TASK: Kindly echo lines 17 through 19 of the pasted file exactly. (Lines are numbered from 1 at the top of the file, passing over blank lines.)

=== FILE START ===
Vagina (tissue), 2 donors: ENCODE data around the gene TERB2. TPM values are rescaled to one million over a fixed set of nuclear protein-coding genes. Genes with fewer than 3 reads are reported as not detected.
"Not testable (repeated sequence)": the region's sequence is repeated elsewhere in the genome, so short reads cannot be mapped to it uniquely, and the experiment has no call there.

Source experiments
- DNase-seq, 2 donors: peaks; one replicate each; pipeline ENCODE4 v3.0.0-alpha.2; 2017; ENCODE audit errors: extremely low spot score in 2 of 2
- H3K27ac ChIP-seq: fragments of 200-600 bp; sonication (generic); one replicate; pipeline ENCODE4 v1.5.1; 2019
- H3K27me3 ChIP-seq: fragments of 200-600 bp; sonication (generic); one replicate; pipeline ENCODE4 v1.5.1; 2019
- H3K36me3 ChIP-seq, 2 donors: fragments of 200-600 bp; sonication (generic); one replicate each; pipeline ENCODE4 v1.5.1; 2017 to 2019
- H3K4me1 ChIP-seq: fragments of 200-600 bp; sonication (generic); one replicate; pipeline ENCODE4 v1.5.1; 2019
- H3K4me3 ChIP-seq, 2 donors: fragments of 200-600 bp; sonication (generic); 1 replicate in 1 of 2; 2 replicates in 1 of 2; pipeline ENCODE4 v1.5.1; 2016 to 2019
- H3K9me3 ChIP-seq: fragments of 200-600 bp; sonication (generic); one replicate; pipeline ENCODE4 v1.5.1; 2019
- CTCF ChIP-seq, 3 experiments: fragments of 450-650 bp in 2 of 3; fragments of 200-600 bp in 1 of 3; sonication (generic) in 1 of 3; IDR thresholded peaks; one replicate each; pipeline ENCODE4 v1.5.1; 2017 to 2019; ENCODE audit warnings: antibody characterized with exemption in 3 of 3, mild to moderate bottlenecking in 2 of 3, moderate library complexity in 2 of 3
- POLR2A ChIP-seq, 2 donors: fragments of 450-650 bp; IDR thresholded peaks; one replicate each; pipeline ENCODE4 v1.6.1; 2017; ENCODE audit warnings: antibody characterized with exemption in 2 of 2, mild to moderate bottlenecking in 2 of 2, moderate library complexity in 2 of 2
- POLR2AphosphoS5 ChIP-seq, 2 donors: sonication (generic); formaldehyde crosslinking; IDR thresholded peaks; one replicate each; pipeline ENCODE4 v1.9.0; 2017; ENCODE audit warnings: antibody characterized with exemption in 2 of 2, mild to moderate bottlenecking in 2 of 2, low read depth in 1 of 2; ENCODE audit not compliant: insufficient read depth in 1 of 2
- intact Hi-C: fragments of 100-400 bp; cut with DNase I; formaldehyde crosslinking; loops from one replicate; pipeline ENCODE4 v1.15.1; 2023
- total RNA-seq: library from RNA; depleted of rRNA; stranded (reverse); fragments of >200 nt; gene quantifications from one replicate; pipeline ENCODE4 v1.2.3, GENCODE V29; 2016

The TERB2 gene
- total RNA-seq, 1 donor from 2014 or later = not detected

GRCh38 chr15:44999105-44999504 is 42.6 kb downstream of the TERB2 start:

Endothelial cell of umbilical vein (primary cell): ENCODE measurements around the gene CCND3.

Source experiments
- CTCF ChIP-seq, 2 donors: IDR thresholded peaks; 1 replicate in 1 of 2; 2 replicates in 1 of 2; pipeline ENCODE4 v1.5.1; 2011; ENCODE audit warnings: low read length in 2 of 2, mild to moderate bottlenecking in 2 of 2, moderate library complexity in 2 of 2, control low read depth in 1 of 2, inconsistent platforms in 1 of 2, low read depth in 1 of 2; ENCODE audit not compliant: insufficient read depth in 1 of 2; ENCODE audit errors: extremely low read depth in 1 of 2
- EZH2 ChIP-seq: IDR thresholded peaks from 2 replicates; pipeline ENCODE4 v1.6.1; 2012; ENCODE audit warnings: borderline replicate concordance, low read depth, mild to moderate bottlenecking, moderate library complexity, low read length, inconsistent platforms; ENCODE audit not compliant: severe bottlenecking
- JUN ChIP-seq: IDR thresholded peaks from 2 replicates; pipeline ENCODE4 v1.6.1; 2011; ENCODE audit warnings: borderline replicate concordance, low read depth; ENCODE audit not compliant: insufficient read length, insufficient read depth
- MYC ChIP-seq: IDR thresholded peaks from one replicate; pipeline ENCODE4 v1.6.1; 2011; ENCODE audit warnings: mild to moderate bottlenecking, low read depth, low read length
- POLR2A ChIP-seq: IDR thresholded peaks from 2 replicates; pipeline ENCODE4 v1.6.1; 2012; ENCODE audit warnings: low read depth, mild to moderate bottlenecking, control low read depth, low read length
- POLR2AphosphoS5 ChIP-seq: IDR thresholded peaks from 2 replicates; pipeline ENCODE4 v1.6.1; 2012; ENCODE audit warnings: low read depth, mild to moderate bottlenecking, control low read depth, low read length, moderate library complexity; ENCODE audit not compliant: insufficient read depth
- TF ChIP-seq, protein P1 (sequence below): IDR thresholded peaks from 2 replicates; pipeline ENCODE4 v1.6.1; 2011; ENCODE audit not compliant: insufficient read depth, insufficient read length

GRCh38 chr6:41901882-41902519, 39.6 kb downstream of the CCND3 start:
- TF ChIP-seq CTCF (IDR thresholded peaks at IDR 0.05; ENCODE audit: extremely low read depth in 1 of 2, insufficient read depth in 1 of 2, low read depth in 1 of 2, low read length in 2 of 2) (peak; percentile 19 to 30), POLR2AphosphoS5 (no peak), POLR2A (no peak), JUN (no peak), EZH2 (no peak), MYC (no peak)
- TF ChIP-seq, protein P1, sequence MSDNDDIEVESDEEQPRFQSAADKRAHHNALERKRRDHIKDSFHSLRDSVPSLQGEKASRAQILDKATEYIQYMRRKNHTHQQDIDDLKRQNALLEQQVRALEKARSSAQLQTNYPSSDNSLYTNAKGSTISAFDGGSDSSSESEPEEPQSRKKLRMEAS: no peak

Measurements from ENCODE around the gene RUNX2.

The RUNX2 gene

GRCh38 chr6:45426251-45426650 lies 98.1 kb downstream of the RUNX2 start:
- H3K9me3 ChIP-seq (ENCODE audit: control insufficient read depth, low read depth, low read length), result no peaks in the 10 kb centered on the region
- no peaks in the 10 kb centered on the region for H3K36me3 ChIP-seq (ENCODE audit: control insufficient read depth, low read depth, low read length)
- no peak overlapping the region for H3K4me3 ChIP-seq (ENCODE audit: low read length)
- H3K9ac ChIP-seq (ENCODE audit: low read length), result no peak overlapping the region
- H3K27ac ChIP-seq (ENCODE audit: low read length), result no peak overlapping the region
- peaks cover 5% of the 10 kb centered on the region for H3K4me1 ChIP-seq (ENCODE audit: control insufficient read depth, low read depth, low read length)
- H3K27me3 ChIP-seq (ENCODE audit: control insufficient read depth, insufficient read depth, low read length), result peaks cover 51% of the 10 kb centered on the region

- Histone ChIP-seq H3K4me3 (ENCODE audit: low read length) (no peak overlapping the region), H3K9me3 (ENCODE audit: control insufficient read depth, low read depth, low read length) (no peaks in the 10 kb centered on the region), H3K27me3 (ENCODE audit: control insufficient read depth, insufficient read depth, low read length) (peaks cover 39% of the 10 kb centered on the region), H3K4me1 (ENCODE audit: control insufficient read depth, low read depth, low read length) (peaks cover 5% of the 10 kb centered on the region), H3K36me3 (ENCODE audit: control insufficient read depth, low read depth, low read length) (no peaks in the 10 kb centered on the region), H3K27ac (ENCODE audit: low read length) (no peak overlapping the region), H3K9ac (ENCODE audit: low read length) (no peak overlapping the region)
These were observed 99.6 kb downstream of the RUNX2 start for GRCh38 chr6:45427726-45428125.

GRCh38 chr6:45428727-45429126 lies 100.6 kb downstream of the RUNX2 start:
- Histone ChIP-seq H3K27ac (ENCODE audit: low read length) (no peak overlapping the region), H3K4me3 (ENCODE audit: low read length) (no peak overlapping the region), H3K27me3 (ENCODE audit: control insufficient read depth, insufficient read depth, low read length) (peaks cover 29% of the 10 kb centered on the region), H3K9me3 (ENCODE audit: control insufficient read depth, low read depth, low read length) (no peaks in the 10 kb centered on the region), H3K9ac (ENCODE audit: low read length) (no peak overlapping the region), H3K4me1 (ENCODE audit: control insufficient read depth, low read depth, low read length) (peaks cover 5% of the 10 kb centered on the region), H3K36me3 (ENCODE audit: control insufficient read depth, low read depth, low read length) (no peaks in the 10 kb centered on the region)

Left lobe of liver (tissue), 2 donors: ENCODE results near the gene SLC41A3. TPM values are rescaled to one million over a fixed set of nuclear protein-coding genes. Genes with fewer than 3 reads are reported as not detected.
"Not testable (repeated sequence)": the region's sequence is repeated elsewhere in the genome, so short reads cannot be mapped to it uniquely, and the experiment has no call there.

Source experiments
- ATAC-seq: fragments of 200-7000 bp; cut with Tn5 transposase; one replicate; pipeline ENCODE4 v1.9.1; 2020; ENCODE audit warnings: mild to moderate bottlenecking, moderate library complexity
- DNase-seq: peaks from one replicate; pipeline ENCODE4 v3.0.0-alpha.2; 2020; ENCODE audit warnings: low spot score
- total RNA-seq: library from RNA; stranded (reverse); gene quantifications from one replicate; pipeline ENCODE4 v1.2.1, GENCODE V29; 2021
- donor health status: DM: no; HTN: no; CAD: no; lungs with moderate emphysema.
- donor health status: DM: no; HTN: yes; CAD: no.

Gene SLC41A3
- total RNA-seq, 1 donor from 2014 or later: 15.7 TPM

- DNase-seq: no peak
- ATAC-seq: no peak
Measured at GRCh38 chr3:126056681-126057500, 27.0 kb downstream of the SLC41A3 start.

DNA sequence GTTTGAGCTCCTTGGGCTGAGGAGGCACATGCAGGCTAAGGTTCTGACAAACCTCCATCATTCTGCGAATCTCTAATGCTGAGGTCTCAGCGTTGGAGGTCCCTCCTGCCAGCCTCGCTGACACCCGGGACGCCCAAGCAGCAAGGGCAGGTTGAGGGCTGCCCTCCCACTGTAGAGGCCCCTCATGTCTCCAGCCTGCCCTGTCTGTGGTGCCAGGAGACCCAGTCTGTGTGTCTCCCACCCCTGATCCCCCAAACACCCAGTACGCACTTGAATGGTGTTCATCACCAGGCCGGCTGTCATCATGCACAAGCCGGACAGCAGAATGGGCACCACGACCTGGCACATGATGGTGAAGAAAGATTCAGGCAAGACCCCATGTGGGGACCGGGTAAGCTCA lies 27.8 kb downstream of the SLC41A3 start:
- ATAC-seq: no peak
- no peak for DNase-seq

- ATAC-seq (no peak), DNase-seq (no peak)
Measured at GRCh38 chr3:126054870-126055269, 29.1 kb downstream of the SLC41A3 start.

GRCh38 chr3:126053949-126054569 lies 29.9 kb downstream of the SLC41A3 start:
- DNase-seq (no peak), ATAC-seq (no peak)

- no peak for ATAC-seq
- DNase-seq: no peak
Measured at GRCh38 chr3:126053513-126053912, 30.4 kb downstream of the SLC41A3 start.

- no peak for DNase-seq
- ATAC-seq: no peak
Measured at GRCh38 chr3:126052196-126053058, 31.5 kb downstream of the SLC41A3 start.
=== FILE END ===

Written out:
- total RNA-seq, 1 donor from 2014 or later = not detected

GRCh38 chr15:44999105-44999504 is 42.6 kb downstream of the TERB2 start:

Endothelial cell of umbilical vein (primary cell): ENCODE measurements around the gene CCND3.